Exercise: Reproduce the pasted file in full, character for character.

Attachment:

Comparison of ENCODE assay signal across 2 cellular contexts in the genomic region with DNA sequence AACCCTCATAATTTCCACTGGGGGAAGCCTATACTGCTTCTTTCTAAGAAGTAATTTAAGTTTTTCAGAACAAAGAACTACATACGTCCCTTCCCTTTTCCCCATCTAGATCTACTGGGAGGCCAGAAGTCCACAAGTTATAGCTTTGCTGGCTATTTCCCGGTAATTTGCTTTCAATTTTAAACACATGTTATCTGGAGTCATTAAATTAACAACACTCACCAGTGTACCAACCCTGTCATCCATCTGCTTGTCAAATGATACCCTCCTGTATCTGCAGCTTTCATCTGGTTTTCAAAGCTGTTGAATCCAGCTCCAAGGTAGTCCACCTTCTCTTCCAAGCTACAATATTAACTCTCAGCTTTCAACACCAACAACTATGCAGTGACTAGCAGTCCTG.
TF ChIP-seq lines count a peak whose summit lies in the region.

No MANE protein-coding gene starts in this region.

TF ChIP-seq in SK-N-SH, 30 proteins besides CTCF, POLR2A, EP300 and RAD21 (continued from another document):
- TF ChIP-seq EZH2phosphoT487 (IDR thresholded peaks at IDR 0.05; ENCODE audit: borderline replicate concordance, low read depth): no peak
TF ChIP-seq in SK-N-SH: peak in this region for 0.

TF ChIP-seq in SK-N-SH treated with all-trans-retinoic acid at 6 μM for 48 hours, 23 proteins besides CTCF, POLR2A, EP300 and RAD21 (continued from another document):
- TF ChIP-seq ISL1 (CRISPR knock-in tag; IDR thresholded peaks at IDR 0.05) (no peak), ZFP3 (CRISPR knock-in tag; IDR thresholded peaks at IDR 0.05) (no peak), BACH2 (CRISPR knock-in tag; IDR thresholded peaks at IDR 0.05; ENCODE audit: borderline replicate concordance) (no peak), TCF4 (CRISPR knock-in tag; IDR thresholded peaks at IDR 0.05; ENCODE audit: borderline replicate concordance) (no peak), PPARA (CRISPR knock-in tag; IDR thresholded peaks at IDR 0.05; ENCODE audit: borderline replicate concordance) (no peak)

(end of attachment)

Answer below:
Comparison of ENCODE assay signal across 2 cellular contexts in the genomic region with DNA sequence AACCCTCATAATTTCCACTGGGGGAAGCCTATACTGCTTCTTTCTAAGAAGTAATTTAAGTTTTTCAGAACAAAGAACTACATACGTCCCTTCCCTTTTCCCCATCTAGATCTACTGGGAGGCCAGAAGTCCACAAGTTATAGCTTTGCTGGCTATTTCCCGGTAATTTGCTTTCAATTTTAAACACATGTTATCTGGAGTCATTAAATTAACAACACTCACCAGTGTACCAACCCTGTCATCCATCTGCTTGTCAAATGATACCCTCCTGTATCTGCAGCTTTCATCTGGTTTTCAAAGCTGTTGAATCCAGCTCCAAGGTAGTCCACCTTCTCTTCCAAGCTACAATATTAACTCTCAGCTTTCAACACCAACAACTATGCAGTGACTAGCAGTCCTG.
TF ChIP-seq lines count a peak whose summit lies in the region.

No MANE protein-coding gene starts in this region.

TF ChIP-seq in SK-N-SH, 30 proteins besides CTCF, POLR2A, EP300 and RAD21 (continued from another document):
- TF ChIP-seq EZH2phosphoT487 (IDR thresholded peaks at IDR 0.05; ENCODE audit: borderline replicate concordance, low read depth): no peak
TF ChIP-seq in SK-N-SH: peak in this region for 0.

TF ChIP-seq in SK-N-SH treated with all-trans-retinoic acid at 6 μM for 48 hours, 23 proteins besides CTCF, POLR2A, EP300 and RAD21 (continued from another document):
- TF ChIP-seq ISL1 (CRISPR knock-in tag; IDR thresholded peaks at IDR 0.05) (no peak), ZFP3 (CRISPR knock-in tag; IDR thresholded peaks at IDR 0.05) (no peak), BACH2 (CRISPR knock-in tag; IDR thresholded peaks at IDR 0.05; ENCODE audit: borderline replicate concordance) (no peak), TCF4 (CRISPR knock-in tag; IDR thresholded peaks at IDR 0.05; ENCODE audit: borderline replicate concordance) (no peak), PPARA (CRISPR knock-in tag; IDR thresholded peaks at IDR 0.05; ENCODE audit: borderline replicate concordance) (no peak)